By Mike Miccoli
Before the Florida Panthers and the Boston Bruins could drop the puck on Thursday’s game, Claude Julien’s simple answer to a question about a former teammate set the tone for the entire night.
“They’d be right,” said Julien, when asked if the Bruins don’t win a Stanley Cup without Tim Thomas. He went on a bit further.
“Tim Thomas doesn’t win the Stanley Cup, if our team doesn’t play as well as they did in front of him,” finished the Bruins’ head coach. “So, this is an honest statement: Tim played well but I think our team played just as well in front of him.”
Forget what he said about Thomas. Julien set the tone by stressing the importance of playing as a team, in order to be successful. It was a common theme that came full circle. The Bruins needed to go back to the basics and play their game in order to win. After a bumpy first period, it’s exactly what they did.
All four lines played an integral role in the Bruins’ win 4-1 over the Panthers on Thursday, even if the team didn’t really come to life until the second period. Still, it started in the first when Gregory Campbell dropped the gloves with Jesse Winchester, after the Panther went unpenalized following a high-elbow to the face of Chris Kelly. Even though Kelly didn’t miss a shift and later called Winchester “one of the nicest guys in the league,” the response from Campbell didn’t go unnoticed.
“Awesome that Soup [Campbell] steps up for me and goes out there and takes care of business,” said Kelly after the game. It was just one of many instances of a Bruin sticking up for another.
The scoring opened up in the second when the Bruins got on the board following a David Krejci shot from the point. In the third, Brad Marchand got the monkey off of his back literally, as seen in his goal celebration, scoring his second goal of the season. Later, Torey Krug and Reilly Smith added insurance tallies bookending Winchester’s late third period goal that put the Panthers on the scoreboard. All the while, Tuukka Rask was patrolling his crease, stopping 23 of 24 shots.
It was as total of a team effort that the Bruins had seen in some time and a step in the right direction for a Boston club that has looked lethargic and unmotivated in the last few games.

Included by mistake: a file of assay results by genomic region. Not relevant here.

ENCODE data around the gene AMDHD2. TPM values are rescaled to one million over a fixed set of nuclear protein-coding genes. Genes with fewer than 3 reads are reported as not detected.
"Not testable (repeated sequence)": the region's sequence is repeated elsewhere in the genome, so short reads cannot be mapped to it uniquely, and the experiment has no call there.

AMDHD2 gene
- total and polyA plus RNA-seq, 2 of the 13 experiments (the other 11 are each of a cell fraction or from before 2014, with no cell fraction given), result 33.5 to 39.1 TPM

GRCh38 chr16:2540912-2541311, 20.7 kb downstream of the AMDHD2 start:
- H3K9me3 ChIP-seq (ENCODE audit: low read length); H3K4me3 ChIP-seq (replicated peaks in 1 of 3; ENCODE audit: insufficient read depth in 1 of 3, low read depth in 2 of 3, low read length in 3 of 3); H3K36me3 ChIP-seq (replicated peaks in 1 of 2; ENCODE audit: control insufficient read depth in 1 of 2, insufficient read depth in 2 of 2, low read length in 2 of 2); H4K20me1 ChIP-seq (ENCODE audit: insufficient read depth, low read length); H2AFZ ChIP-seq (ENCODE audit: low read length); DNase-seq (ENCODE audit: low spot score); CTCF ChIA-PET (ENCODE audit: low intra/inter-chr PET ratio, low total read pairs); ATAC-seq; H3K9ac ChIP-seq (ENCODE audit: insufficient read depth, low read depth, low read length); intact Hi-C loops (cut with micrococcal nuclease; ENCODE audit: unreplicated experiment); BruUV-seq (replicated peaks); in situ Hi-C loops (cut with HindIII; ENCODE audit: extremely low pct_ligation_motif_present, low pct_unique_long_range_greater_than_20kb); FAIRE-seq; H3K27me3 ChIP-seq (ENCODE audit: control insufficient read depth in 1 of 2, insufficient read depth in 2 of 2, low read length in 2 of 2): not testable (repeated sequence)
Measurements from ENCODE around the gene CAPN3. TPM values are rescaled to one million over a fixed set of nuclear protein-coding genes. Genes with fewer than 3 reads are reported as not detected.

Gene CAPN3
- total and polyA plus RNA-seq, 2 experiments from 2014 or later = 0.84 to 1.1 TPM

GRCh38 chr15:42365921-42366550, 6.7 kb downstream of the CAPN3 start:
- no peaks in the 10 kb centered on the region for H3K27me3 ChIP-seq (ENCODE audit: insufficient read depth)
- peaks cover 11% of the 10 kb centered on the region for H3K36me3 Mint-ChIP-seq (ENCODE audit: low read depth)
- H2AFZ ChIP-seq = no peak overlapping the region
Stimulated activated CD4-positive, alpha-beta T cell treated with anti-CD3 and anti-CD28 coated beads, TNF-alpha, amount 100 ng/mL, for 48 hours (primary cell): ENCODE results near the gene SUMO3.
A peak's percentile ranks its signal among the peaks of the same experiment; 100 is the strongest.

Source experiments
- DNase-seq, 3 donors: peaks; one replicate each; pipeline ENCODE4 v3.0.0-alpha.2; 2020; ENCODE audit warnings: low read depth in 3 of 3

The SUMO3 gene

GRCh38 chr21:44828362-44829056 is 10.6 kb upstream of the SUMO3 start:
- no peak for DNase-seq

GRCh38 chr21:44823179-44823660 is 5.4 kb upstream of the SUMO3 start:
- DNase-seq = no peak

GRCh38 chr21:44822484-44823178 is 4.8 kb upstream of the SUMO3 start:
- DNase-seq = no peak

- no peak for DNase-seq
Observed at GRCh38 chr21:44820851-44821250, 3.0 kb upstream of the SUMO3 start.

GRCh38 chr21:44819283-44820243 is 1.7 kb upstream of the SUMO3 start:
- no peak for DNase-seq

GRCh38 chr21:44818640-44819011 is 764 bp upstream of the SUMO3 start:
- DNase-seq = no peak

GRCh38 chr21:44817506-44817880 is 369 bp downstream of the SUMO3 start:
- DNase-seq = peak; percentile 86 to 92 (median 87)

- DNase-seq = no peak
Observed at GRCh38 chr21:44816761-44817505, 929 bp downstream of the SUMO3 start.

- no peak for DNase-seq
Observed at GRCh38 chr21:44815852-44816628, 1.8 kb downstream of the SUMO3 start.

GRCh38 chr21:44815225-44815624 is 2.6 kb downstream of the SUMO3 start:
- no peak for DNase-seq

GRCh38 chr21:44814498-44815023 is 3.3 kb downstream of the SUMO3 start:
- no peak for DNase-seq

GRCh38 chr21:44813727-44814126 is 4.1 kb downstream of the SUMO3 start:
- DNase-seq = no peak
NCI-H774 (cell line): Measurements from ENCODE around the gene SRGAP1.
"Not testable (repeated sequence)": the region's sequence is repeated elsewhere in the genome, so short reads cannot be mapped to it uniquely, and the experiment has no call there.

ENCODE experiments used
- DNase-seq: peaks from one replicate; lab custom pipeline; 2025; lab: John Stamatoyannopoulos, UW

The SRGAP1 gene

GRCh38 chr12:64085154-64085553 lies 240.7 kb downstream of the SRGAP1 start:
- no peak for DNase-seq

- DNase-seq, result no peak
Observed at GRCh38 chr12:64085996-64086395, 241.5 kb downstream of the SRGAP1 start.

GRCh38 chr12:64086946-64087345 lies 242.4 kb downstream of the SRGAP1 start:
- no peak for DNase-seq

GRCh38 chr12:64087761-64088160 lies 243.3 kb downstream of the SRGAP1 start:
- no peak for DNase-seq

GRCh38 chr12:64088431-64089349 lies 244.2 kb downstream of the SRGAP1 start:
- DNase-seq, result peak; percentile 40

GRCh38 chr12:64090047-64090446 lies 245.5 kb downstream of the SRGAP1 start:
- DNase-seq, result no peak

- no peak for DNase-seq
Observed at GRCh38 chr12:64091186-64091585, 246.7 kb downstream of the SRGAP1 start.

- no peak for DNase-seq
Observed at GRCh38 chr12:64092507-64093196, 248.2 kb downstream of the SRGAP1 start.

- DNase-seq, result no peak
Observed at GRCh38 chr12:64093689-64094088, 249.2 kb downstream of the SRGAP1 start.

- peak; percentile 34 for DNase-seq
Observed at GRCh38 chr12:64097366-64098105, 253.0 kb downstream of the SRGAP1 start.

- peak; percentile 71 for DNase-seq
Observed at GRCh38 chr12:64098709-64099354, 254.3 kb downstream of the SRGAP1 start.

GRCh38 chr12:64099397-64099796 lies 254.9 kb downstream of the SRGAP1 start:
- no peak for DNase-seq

“I don’t want to say a fragile team but we’re not at the level that we want to be at,” said Kelly. “It kind of showed in the first period. I think that the effort was there from everyone. It was just somewhat of the execution maybe wasn’t and we stuck with it and stuck with the game plan. I thought we got better as the game went on.
“The strength of this hockey team is how deep we are and how every line can contribute at some point. It’s nice when the scoring is spread out because it makes us a better team.”
Still, it’s hard to ignore the narrative of Tim Thomas. The former two-time Vezina Trophy winner, Conn Smythe recipient, and all around pseudo-feel-good story was back in Boston for the first time since the Bruins lost against the Washington Capitals in Game 7 of the 2012 Eastern Conference Quarterfinals.
After making an appearance in the TD Garden press box halfway through the third period, the Bruins aired a brief montage of Thomas’ highlight reel saves and moments as a Bruin. It was a nice touch as the former Bruins goaltender stood and acknowledged the crowd by waving with the majority of 17,565 at TD Garden giving him a standing ovation right back.
More impressive were the current roster of Bruins who banged their sticks on the bench as a nod to their former teammate. The same teammate that some of them played in front of to win a Stanley Cup.
As a team.
It was a sign of mutual respect, reflecting if only for a second on what they did together. All parties have moved on but for that moment, the Bruins and Tim Thomas were a team again. They always were.
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Mike Miccoli covers the Boston Bruins for The Hockey Writers and has been a credentialed member of the media for all Bruins’ home games for the past five years. As a former player, coach and official, Miccoli has been around the game of hockey since the age of three. Along with his work on THW, Miccoli has also been published in the New England Hockey Journal, Improper Bostonian magazine and on BostInno.